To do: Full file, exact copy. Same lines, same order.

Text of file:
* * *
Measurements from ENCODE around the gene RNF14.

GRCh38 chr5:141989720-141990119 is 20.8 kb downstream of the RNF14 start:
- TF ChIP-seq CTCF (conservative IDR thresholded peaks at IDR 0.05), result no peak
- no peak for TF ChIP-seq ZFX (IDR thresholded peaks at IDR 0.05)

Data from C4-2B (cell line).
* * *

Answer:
Measurements from ENCODE around the gene RNF14.

GRCh38 chr5:141989720-141990119 is 20.8 kb downstream of the RNF14 start:
- TF ChIP-seq CTCF (conservative IDR thresholded peaks at IDR 0.05), result no peak
- no peak for TF ChIP-seq ZFX (IDR thresholded peaks at IDR 0.05)

Data from C4-2B (cell line).